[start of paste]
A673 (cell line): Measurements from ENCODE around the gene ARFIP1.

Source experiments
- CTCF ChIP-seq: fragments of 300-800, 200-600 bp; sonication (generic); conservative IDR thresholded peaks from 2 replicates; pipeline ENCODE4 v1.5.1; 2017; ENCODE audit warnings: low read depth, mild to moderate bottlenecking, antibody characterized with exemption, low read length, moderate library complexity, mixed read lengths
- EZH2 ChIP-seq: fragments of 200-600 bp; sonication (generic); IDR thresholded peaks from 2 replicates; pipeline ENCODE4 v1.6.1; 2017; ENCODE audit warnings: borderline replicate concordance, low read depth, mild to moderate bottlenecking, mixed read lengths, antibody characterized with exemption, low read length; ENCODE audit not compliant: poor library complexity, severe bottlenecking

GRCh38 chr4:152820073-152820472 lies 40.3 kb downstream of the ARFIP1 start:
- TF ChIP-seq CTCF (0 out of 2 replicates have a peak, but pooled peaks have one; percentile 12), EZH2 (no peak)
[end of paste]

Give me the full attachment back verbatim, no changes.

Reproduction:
A673 (cell line): Measurements from ENCODE around the gene ARFIP1.

Source experiments
- CTCF ChIP-seq: fragments of 300-800, 200-600 bp; sonication (generic); conservative IDR thresholded peaks from 2 replicates; pipeline ENCODE4 v1.5.1; 2017; ENCODE audit warnings: low read depth, mild to moderate bottlenecking, antibody characterized with exemption, low read length, moderate library complexity, mixed read lengths
- EZH2 ChIP-seq: fragments of 200-600 bp; sonication (generic); IDR thresholded peaks from 2 replicates; pipeline ENCODE4 v1.6.1; 2017; ENCODE audit warnings: borderline replicate concordance, low read depth, mild to moderate bottlenecking, mixed read lengths, antibody characterized with exemption, low read length; ENCODE audit not compliant: poor library complexity, severe bottlenecking

GRCh38 chr4:152820073-152820472 lies 40.3 kb downstream of the ARFIP1 start:
- TF ChIP-seq CTCF (0 out of 2 replicates have a peak, but pooled peaks have one; percentile 12), EZH2 (no peak)